Thalomid® Approved for Treatment of Newly Diagnosed Multiple Myeloma

Cancer Connect

The United States Food and Drug Administration (FDA) has approved Thalomid® (thalidomide) in combination with the steroid dexamethasone for the treatment of newly diagnosed multiple myeloma.

Multiple myeloma is a cancer of the blood that affects the plasma cells. Plasma cells are an important part of the immune system; they produce antibodies to help fight infection and disease. Multiple Myeloma is characterized by an excess production of abnormal plasma cells. Symptoms include increased risk of bacterial infections and impaired immune responses.

Myeloma may also damage the kidneys and cause osteoporosis, anemia, and an elevated blood calcium level.

Multiple myeloma is the second most common cancer of the blood in the United States. It affects approximately 50,000 individuals in the U.S., with about 14,600 cases diagnosed annually.

Thalomide is an immunomodulatory agent that helps the immune system fight cancer. In addition, Thalomid stops or prevents blood vessels from growing and providing cancer cells with nutrients and oxygen for their spread and growth.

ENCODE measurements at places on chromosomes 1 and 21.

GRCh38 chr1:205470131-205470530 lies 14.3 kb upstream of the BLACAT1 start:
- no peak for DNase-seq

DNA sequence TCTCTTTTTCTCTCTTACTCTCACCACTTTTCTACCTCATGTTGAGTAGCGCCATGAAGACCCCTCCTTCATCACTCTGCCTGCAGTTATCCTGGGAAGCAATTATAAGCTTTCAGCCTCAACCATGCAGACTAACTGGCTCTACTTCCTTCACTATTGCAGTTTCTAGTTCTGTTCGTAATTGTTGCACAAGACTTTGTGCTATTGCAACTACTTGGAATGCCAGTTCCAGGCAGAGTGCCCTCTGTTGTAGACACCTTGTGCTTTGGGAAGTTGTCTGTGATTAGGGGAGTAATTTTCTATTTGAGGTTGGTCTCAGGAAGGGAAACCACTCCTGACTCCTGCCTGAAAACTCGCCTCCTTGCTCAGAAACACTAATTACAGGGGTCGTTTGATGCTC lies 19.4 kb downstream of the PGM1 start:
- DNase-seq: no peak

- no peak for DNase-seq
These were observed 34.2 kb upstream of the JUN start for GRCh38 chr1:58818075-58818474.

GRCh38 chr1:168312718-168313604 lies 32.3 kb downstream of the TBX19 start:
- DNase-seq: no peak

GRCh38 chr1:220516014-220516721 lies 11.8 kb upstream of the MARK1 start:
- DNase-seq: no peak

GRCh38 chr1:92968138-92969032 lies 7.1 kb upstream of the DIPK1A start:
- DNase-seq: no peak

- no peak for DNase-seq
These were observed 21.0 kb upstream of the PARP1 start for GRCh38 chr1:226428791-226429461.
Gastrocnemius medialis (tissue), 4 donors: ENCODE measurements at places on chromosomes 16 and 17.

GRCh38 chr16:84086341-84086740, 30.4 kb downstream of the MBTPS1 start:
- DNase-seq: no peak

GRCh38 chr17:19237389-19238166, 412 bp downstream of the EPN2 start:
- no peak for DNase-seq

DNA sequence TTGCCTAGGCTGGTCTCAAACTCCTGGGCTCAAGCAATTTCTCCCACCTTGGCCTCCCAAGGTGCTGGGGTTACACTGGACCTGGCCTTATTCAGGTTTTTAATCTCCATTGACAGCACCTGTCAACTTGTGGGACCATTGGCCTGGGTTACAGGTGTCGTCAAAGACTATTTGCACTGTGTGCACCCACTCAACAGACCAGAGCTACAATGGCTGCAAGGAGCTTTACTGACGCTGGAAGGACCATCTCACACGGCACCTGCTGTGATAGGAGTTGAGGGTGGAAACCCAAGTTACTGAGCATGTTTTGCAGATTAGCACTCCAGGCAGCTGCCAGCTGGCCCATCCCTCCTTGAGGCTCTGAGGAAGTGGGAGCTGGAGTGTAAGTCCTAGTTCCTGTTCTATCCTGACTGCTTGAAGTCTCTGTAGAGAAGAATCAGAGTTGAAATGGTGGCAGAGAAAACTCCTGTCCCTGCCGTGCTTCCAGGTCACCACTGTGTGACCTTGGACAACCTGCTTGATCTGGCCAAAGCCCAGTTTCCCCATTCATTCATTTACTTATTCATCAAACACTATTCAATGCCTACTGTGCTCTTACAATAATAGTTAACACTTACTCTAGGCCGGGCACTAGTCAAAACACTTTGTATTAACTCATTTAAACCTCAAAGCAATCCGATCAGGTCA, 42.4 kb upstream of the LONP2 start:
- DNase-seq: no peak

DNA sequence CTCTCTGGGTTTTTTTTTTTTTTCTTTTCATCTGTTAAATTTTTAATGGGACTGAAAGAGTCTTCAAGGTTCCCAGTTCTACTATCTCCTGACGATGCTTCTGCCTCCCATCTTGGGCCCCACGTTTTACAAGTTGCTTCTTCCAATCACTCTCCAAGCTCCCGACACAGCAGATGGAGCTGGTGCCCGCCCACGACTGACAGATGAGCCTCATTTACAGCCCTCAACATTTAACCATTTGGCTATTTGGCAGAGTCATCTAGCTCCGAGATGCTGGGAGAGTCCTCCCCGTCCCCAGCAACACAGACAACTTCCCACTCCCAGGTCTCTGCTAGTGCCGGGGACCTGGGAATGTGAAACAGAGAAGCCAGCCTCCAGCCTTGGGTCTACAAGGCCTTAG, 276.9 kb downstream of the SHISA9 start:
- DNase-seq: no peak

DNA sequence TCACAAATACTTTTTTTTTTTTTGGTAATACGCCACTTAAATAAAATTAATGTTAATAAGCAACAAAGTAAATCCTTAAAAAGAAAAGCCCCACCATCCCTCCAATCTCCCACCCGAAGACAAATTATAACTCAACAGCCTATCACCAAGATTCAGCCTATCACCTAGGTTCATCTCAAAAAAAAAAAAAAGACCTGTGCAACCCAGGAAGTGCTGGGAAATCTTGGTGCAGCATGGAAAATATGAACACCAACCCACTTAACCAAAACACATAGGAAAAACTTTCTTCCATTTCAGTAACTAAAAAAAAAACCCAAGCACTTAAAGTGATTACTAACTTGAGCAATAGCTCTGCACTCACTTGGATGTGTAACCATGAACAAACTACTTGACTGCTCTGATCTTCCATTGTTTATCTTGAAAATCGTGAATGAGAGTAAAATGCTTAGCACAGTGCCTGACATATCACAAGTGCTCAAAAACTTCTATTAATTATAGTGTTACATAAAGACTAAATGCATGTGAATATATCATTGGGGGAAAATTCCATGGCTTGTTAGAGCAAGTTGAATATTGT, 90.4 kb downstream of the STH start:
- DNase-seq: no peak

The clinical trial prompting the new indication for Thalomid was a direct comparison of Thalomid plus dexamethasone to dexamethasone alone in the treatment of newly diagnosed multiple myeloma. Patients treated with Thalomid/dexamethasone had improved anticancer responses compared to those treated with dexamethasone alone.

Patients with newly diagnosed multiple myeloma may wish to discuss their individual risks and benefits of treatment with Thalomid with their physician.

Reference: Celgene. Thalomid(R) sNDA Granted FDA Approval for Treatment of Newly Diagnosed Multiple Myeloma. Available at: . Accessed May 2006.

Related News:Addition of Thalomid® to Dexamethasone Improves Progression-Free Survival in Multiple Myeloma (1/9/2006)

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Multiple Myeloma